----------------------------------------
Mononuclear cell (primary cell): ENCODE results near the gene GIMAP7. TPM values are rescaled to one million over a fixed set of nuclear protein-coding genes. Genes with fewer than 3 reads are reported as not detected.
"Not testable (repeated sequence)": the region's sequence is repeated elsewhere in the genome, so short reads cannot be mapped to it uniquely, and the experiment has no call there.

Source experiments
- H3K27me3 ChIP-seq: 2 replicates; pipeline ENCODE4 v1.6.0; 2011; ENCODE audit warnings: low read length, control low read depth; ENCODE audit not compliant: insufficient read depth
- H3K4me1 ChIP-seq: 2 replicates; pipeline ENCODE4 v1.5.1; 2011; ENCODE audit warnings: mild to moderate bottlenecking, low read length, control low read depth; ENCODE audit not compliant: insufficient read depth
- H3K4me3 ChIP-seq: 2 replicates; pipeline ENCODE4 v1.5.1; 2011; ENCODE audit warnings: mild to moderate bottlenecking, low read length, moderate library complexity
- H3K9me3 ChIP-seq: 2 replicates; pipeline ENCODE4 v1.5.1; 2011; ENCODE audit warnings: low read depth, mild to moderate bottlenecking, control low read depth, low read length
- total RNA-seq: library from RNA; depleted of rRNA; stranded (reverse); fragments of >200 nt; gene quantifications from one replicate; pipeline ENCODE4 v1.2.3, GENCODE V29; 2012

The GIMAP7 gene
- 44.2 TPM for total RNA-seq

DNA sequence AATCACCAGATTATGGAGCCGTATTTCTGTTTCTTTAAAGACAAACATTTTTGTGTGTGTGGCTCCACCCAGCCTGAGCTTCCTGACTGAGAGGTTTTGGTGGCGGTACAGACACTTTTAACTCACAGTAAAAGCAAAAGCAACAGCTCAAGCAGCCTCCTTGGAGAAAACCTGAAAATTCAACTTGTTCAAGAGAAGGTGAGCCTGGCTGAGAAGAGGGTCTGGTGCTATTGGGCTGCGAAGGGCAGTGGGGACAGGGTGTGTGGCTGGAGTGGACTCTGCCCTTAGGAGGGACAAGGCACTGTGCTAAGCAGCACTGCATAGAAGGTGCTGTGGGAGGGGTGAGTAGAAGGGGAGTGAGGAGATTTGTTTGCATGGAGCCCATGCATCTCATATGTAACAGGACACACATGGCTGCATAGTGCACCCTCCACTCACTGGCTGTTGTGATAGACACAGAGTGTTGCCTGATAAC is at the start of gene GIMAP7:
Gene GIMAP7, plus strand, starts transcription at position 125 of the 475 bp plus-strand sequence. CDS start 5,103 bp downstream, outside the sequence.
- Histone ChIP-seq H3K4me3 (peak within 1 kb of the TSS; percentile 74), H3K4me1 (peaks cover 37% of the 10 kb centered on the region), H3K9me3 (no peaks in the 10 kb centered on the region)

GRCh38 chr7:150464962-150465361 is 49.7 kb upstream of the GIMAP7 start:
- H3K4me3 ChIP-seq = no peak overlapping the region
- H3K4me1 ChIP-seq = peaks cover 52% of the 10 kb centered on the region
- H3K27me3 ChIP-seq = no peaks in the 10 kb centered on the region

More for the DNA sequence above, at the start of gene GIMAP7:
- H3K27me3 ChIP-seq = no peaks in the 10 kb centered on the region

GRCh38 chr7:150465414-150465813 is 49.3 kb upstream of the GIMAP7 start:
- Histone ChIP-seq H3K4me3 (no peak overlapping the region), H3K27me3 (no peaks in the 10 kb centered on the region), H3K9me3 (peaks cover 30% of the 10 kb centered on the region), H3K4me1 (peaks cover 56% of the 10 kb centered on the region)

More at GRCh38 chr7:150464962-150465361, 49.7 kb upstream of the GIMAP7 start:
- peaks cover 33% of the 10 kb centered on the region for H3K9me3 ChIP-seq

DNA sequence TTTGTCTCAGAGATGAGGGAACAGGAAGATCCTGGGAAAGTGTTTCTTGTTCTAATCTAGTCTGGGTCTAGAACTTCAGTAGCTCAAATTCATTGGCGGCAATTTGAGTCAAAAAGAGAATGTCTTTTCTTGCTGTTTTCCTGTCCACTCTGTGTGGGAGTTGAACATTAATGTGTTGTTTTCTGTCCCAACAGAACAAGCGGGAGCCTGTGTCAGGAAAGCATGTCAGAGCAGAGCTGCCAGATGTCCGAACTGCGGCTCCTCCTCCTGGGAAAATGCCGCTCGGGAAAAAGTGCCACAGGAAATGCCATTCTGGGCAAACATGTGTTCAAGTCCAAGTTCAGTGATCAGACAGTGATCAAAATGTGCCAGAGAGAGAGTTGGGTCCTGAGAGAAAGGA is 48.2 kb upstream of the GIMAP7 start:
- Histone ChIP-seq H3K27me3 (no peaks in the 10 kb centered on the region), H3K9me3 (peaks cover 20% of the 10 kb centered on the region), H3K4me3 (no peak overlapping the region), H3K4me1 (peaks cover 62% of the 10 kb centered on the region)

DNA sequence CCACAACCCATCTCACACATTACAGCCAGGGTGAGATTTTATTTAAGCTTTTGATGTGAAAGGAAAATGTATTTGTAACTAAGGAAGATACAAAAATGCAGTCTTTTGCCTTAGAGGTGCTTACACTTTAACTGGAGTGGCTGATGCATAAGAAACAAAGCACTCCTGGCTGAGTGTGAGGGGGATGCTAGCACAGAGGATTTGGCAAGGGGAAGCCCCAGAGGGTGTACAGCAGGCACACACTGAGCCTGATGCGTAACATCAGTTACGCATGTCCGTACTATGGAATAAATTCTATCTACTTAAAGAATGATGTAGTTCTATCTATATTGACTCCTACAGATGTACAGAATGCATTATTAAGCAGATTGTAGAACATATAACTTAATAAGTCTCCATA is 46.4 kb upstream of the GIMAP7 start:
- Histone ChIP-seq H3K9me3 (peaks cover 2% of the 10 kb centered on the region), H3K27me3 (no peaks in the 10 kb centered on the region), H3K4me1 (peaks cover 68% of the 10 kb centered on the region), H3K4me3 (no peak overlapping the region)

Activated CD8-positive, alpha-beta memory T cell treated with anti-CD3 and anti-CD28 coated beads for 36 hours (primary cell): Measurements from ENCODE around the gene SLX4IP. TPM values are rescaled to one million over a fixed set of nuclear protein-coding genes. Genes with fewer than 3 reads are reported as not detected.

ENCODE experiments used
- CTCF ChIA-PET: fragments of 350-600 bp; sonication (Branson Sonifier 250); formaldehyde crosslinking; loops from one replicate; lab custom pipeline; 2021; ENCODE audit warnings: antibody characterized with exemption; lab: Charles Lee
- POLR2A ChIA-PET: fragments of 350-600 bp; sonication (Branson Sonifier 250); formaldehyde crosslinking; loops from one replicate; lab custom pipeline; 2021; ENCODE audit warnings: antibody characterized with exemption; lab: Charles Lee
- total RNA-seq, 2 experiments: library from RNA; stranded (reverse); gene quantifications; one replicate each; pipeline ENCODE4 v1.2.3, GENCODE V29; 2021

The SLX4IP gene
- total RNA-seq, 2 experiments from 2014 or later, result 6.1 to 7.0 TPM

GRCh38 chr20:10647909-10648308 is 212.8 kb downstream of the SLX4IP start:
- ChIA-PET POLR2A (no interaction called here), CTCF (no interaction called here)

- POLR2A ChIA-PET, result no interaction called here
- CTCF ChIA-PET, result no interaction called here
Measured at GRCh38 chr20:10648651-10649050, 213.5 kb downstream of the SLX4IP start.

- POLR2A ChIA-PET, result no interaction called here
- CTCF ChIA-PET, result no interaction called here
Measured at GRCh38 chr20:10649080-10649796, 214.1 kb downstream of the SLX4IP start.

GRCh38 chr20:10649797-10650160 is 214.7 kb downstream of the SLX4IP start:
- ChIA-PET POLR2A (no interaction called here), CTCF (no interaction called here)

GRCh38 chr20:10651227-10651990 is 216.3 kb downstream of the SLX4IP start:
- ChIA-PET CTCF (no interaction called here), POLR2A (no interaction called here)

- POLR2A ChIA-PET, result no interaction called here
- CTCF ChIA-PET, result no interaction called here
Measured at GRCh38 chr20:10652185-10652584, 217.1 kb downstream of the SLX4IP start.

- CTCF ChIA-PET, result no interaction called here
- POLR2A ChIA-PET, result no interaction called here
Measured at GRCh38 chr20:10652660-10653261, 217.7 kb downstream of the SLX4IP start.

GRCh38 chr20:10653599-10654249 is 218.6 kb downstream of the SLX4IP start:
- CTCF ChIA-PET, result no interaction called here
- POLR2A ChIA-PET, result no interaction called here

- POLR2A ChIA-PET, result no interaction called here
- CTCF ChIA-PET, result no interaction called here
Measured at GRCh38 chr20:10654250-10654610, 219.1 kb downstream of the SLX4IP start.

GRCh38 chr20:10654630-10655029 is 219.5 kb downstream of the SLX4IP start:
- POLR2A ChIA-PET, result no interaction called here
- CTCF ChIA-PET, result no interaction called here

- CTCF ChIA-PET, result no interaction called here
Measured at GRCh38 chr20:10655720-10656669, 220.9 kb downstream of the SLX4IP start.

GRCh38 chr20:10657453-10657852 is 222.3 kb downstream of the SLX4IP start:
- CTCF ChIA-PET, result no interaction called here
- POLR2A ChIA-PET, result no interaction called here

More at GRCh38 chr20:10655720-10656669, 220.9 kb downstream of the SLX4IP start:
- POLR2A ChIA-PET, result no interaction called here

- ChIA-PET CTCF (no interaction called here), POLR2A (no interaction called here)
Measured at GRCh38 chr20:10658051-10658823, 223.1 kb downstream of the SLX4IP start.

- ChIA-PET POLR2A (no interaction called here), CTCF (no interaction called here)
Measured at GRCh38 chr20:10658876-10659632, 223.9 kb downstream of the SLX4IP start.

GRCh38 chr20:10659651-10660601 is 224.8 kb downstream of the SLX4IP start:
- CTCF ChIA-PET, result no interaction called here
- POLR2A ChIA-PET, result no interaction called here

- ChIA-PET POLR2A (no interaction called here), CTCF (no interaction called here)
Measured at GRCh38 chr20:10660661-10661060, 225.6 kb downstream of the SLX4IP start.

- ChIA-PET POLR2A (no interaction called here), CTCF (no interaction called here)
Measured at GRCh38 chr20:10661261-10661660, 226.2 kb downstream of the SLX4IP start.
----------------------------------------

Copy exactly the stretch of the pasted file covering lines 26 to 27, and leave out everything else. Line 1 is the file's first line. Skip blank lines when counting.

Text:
DNA sequence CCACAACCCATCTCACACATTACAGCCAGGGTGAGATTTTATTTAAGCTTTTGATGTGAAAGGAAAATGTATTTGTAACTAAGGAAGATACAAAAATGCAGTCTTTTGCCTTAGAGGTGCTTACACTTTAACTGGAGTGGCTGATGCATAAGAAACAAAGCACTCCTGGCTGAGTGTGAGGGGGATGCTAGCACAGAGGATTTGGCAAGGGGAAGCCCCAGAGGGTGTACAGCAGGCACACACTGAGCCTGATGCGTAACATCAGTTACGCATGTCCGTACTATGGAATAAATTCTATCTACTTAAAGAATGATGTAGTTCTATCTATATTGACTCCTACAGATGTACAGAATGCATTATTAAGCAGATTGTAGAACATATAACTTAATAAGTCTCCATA is 46.4 kb upstream of the GIMAP7 start:
- Histone ChIP-seq H3K9me3 (peaks cover 2% of the 10 kb centered on the region), H3K27me3 (no peaks in the 10 kb centered on the region), H3K4me1 (peaks cover 68% of the 10 kb centered on the region), H3K4me3 (no peak overlapping the region)